I love this ad. If anything it is almost inspiring. And for those of you that are complaining about how you are a "jogger" because you are slow, well that makes you a jogger. It states specifically in the ad what a jog is! And it says it has nothing to do with speed, meaning that a run can be very very slow for some people, and 4 min/mi for other select individuals. So before you bash what is the most fantastic ad campaign I have seen recently, understand what it is really saying. If you ask me, a lot of it is completely true and helarious. By their definition, raieven, you would be a "runner" because you are giving 110% to do what you are capable of, it is the people who casually meander without the purpose that are joggers. And yes, it is appropriate to call them that. Running is a sport. You don't shoot a basketball without a purpose. You try to score. And yes it is a response to the Run Easy campaign. CH2:Run Easy is an oxymoron.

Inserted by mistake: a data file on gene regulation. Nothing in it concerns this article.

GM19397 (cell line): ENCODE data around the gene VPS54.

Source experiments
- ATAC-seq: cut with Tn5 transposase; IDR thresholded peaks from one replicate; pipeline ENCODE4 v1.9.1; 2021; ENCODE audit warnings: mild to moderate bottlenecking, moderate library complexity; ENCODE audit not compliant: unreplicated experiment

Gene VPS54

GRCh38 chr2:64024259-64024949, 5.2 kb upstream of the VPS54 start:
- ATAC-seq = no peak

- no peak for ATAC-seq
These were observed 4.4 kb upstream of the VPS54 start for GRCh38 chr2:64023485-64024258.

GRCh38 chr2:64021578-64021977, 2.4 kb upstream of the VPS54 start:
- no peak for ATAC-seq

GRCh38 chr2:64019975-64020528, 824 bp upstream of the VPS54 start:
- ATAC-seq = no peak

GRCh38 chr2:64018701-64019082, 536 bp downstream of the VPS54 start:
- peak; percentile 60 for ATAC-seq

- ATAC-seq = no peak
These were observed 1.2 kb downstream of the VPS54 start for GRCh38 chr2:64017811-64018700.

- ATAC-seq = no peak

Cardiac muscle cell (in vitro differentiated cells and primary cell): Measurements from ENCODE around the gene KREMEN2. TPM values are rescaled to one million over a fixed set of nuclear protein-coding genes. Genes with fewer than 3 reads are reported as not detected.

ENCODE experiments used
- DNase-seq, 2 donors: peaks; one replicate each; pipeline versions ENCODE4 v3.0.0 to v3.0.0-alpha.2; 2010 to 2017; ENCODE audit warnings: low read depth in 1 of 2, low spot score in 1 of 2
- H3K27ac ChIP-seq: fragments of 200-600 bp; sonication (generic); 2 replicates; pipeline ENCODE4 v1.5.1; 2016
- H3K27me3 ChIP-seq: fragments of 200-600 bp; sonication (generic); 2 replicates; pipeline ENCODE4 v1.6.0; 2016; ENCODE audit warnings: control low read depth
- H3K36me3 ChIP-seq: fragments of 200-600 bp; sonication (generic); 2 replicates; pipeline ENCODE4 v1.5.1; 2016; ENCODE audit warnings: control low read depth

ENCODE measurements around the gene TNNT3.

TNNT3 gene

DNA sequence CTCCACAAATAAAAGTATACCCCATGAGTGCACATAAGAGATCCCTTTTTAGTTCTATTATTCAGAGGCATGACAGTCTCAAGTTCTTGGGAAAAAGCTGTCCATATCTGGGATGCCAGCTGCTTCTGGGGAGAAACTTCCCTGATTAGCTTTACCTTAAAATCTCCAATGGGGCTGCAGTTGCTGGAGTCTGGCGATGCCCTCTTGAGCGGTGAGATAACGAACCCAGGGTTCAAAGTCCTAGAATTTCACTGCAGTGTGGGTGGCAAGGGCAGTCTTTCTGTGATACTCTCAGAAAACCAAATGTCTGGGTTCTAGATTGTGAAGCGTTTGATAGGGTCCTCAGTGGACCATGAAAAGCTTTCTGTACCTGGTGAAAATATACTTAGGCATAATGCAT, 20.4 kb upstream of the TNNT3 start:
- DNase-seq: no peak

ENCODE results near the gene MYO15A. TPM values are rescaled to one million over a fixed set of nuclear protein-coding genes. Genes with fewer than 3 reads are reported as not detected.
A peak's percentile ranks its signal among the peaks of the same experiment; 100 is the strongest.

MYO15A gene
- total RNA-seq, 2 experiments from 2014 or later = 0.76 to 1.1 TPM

fastgbtc fastgbtc 9 years
I don't think there's anything wrong with the PI ads at all. If anything, it's a good response to the Reebok ads that have been circulating telling runners to "jog at the speed of talk". I found these to be exactly opposite to what I believe. I don't jog unless it's the day after a race or i'm warming up or cooling down at practice. I mean, if you don't like the PI ads, just look on the bright side: there will always be people who come up with advertising to encourage easy running. Hard-core, mud-splashed, ugly-grimaced running hasn't been given a whole lot of ad space and I think it was about time! After all, the people who started the running "boom" WERE the hard-core runners.
GrapeBubbleGum GrapeBubbleGum 9 years
This upsets me. I've always been really self conscious about my exercise level. While I don't mind people making a distinction between running and jogging, these ads make me feel like runners look down on joggers. It makes me feel really bad about myself to think that people look down on me because I don't run fast enough. or jog, whatever.
wackdoodle wackdoodle 9 years